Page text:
32. 32. Literature Review - On TARP and market power Berger, Makaew and Roman (2016) Find, using difference-in-differences, that TARP issued loan contracts offering better terms to all its borrowers and more so to its “safer” borrowers. Suggest the market power gained by TARP banks is the reason for the capacity of these offering better loan terms. Data source: Dealscan corporate debt contracts.
  33. 33. Literature Review - On Loan Performance and the Servicing of Loans Frame and White (2012) The servicing of mortgage loans is usually a routine electronic process with substantial economies of scale, but these are significantly reduced if the servicer needs to deal with loan modifications and delinquencies. Servicing fees: 25 basis points on the principal
  34. 34. Data The collection of residential mortgages originated by banking institutions in the U.S. and acquired by Fannie Mae between January 2005 and December 2011. We exclusively consider single-family conventional fixed- rate 30-year mortgages Source: Fannie Mae Loan Performance Database
  35. 35. Data Data on the Terms of Loans: - interest rate, - principal, - Loan-To-Value, - date of loan origination, and - date when Fannie Mae acquired loan Data on the Borrowers: - FICO score, and - Debt-To-Income ratio
  36. 36. Data Data on the Performance of Loans: - Monthly loan repayment Name of Seller bank Name of Servicer bank U.S. state where the residential property is located.
  37. 37. Data – Descriptive Statistics After intervention nonTARP banks TARP banks ↓ interest rate ↑ principal ↓ Loan-To-Value ↓ default rate ↑ FICO score ↓ Debt-To-Income ↓ interest rate ↑ principal ↓ Loan-To-Value ↓ default rate ↑ FICO score ↓ Debt-To-Income
  38. 38. Data – Descriptive Statistics: MORTGAGES Previous intervention: After intervention TARP banks > nonTARP banks interest rate principal default rate Loan-To-Value TARP banks < nonTARP banks FICO score Debt-To-Income Loan-To-Value FICO score Debt-To-Income interest rate principal default rate
  39. 39. Data Data on seller Banks: Source: U.S. Treasury - Participant of the TARP-CPP {yes, no} Source: FDIC Call Reports - CAMELS - Bank size - Deposit growth - Tier-1 to Total Assets ratio
  40. 40. Appendix – CAMELS (1/2) Capital adequacy is the ratio of total equity capital divided by gross total assets. Asset Quality is the ratio of nonperforming loans to total loans. Management Quality is the standard deviation of total assets in three consecutive quarters. Earnings ratio is the net income to gross total assets Liquidity is the ratio of cash to bank total deposits.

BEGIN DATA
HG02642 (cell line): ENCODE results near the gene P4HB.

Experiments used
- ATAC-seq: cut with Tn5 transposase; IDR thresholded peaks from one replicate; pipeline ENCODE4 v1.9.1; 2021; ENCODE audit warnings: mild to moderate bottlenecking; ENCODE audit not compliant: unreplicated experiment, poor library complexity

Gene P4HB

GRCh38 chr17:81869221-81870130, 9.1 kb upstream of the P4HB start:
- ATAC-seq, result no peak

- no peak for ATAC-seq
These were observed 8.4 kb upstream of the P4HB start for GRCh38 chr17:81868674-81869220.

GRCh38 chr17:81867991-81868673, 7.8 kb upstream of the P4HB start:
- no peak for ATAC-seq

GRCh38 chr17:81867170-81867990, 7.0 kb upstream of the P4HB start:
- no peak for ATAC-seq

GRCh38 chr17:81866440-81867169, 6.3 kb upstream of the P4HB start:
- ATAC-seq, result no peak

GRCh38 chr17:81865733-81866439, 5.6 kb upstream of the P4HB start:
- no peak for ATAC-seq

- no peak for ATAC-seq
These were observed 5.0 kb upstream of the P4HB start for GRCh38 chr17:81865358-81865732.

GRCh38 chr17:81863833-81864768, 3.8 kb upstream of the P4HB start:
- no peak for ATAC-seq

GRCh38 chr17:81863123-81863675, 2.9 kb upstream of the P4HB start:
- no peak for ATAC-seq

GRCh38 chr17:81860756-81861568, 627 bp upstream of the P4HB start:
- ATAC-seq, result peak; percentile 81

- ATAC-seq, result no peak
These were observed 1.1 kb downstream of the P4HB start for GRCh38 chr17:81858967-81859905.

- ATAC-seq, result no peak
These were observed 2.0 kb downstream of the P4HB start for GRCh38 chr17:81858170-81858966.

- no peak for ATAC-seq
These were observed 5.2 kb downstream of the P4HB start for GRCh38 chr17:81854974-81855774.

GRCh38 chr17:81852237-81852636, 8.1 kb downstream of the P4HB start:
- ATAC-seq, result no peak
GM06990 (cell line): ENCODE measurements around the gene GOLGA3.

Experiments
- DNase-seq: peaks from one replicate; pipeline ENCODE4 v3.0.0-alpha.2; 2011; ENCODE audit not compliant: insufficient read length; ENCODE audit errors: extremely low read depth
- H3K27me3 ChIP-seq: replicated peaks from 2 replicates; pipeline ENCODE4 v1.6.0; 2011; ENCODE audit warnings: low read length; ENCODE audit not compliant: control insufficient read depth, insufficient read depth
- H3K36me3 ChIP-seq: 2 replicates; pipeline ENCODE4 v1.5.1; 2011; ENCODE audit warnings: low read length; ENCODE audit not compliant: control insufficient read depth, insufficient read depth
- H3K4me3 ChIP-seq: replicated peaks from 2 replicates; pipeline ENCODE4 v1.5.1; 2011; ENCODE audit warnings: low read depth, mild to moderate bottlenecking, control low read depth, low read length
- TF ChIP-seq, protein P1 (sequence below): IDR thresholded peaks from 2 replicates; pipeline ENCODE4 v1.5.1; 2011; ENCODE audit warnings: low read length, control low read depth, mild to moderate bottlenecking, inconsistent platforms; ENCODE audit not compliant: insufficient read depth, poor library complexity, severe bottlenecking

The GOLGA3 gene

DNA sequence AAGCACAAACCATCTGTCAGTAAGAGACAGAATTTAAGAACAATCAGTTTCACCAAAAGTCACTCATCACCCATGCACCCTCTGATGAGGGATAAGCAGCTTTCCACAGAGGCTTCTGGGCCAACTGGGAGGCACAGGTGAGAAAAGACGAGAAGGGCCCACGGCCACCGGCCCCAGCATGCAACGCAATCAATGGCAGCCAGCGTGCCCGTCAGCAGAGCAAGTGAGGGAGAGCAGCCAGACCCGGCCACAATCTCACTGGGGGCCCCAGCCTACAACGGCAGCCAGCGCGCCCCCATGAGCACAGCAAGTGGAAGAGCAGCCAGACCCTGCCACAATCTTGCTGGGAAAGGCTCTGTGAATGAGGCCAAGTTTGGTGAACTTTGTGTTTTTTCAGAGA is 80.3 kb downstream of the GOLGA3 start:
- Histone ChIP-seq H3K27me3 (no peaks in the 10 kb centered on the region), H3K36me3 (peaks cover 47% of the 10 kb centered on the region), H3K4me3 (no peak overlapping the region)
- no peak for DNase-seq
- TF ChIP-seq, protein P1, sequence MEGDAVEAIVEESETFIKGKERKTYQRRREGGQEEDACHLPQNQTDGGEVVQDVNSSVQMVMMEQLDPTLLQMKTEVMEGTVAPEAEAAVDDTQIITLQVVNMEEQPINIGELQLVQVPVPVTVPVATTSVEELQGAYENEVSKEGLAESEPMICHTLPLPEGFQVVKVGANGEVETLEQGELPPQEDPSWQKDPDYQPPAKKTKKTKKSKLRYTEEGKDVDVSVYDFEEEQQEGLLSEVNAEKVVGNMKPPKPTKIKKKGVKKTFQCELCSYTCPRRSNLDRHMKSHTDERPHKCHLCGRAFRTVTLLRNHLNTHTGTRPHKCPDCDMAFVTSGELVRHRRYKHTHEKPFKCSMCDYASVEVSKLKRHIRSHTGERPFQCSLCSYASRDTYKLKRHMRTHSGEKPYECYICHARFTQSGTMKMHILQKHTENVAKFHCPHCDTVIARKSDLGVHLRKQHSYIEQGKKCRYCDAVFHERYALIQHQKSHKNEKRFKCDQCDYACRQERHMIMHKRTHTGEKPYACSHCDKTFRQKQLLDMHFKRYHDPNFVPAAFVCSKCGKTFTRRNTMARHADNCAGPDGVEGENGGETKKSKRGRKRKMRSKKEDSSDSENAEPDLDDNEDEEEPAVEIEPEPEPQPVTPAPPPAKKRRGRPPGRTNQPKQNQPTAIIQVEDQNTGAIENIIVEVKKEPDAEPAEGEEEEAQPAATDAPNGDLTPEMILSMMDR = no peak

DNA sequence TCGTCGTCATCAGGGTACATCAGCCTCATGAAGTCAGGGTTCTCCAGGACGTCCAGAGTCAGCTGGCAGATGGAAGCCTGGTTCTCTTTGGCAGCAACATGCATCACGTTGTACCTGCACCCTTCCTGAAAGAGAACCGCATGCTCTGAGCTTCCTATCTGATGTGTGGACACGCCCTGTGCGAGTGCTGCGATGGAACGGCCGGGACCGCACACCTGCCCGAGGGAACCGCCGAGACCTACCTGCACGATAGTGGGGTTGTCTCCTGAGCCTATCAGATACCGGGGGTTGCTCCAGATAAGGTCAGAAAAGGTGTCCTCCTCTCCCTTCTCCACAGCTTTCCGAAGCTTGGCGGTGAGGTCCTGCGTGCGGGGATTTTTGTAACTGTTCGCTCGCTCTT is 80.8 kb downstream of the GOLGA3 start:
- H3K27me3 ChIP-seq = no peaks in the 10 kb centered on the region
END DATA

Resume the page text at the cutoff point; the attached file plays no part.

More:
41. 41. Appendix – CAMELS (2/2) Sensitivity to Market Risk is the ratio of the absolute difference between short-term assets and short-term liabilities to assets. Bank size is the natural log of the bank’s total assets, Deposit growth is the quarterly percentage change in deposits, and Tier-1 ratio is the value of Tier-1 capital to total assets Source: Duchin and Sosyura (2014), Berger and Roman (2016), and Liu et al (2013).
  42. 42. Data – Descriptive Statistics After intervention nonTARP banks TARP banks ↑ Asset Quality ↑ Liquidity ↑ Sensitivity to Risk ↑ Size ↑ Tier-1 Ratio ↑ Capital Adequacy ↑ Asset Quality ↓ Earnings ↑ Liquidity ↑ Sensitivity to Risk ↑ Size ↑ Tier-1 Ratio
  43. 43. Data – Descriptive Statistics BANKS Previous intervention: After intervention TARP banks > nonTARP banks Earnings Size Capital Adequacy Asset Quality Earnings Size TARP banks < nonTARP banks Asset Quality Tier-1 ratio Asset Volatility Tier-1 ratio
  44. 44. Empirical Results - H1: TARP>>Competitive Distortions & Market Power - H2: TARP>>More favorable contract terms - H3: TARP>>Better performing loans - H4: Better loans>>Higher likelihood to remain related to loans thru servicing In progress
  45. 45. Appendix – Lerner Index (1/5) 𝑙𝑛 𝐶𝑜𝑠𝑡𝑖𝑡 = 𝛽0 + 𝛽1 ln 𝑄𝑖𝑡 + 𝛽2 ln 𝑄𝑖𝑡 2 + 𝛾 𝑘 ln 𝑊𝑘,𝑖𝑡 3 𝑘=1 + ⋯ … + ∅ 𝑘 ln 𝑄𝑖𝑡 3 𝑘=1 ln 𝑊𝑘,𝑖𝑡 + 𝛿 𝑘𝑗ln 𝑊𝑘,𝑖𝑡 ln 𝑊𝑗,𝑖𝑡 3 𝑗=1 3 𝑘=1 + 𝜇𝑖 + 𝜌𝑡 + 𝜖𝑖𝑡 Where 𝑄𝑖𝑡 represents a proxy for bank output or total assets for bank 𝑖 at time 𝑡, and 𝑊𝑘,𝑖𝑡 are three input prices. 𝑊1,𝑖𝑡, 𝑊2,𝑖𝑡, 𝑊3,𝑖𝑡 indicate the input prices of labor, funds, and fixed capital, respectively, and are calculated as the ratios of personnel expenses to total assets, interest expenses to total deposits and other operating and administrative expenses to total assets respectively. Source: Anginer, Demirgüç-Kunt & Zhu (2013)
  46. 46. Appendix – Lerner Index (2/5) 𝑙𝑛 𝐶𝑜𝑠𝑡𝑖𝑡 is estimated using panel data analysis for each bank 𝑘 in the sample. Time effects are also introduced with robust standard errors by bank to capture the specificities of each one. Ensure the cost function in HOD 1 in input prices: Source: Anginer, Demirgüç-Kunt & Zhu (2013) 𝛽3 + 𝛽4 + 𝛽5 = 1 𝛽6 + 𝛽7 + 𝛽8 = 0 𝛽9 + 𝛽12 + 𝛽13 = 0 𝛽10 + 𝛽12 + 𝛽14 = 0 𝛽11 + 𝛽13 + 𝛽14 = 0
  47. 47. Appendix – Lerner Index (3/5) Marginal cost is then computed as: 𝑀𝐶 𝑇𝐴 𝑖𝑡 = 𝐶𝑜𝑠𝑡𝑖𝑡 𝑄𝑖𝑡 𝛽1 + 2𝛽2 ln 𝑄𝑖𝑡 + ∅ 𝑘 3 𝑘=1 ln 𝑊𝑘,𝑖𝑡 Source: Anginer, Demirgüç-Kunt & Zhu (2013)
  48. 48. Appendix – Lerner Index (4/5) 𝑃 𝑇𝐴 𝑖𝑡 is the price of assets and is equal to the ratio of total revenue (sum of interest income, commission and fee income, trading income, and other operating income) to total assets. Source: Anginer, Demirgüç-Kunt & Zhu (2013)